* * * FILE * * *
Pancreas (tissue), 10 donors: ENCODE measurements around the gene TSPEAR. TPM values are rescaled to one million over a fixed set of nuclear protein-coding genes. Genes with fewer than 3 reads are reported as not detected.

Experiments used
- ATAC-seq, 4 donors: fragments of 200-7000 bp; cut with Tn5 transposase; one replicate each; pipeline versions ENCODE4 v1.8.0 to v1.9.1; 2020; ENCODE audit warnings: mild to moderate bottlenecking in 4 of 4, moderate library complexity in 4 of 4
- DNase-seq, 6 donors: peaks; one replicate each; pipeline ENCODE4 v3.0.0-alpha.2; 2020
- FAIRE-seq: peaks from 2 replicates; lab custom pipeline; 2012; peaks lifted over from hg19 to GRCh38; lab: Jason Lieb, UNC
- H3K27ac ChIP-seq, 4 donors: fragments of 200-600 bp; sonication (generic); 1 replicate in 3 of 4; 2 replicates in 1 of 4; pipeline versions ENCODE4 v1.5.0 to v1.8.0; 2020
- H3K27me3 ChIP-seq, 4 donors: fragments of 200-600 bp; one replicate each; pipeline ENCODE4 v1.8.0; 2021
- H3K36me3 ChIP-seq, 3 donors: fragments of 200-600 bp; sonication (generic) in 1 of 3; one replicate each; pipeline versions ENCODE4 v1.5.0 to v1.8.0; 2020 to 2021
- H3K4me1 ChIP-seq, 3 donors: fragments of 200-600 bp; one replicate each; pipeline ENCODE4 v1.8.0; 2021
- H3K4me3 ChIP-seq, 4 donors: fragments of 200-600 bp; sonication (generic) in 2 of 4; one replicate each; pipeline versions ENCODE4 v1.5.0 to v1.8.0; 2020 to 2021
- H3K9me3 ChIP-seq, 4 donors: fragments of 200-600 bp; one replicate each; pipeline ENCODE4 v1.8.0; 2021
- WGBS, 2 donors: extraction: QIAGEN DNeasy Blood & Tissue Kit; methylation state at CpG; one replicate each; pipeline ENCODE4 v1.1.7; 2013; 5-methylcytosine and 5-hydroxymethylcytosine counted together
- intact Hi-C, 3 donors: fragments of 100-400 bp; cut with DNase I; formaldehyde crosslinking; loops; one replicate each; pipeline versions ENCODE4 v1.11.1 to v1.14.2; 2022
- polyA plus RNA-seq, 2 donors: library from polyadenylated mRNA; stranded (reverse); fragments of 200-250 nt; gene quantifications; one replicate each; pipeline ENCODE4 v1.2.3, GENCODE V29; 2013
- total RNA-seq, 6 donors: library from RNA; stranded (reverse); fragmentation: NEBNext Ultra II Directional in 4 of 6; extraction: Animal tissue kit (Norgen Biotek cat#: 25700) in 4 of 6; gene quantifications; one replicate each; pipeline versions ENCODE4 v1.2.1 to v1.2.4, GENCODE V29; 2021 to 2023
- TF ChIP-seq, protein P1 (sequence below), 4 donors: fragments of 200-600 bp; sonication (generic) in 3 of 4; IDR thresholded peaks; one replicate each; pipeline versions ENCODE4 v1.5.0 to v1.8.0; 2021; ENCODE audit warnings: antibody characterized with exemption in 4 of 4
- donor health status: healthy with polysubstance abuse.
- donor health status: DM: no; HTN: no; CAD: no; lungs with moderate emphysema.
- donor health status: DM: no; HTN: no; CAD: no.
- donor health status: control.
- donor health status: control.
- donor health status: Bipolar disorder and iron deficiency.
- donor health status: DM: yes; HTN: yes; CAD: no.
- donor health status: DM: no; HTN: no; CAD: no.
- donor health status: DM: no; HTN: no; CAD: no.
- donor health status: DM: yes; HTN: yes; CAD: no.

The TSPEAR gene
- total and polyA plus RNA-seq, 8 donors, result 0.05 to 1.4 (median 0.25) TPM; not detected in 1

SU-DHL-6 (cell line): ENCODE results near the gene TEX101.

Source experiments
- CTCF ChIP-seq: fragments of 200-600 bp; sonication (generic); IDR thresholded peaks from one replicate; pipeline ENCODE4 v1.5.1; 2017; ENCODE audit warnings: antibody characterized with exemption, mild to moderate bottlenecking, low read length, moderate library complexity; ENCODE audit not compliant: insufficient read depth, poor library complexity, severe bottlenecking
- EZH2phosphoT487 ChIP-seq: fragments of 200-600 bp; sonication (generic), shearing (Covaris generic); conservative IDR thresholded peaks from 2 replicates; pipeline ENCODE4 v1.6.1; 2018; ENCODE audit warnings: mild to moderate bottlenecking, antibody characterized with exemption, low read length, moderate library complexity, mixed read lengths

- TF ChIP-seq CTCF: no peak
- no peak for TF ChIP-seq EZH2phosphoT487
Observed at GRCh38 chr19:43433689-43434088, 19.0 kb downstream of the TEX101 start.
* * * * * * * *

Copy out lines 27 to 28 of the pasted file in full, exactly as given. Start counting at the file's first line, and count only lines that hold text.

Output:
The TSPEAR gene
- total and polyA plus RNA-seq, 8 donors, result 0.05 to 1.4 (median 0.25) TPM; not detected in 1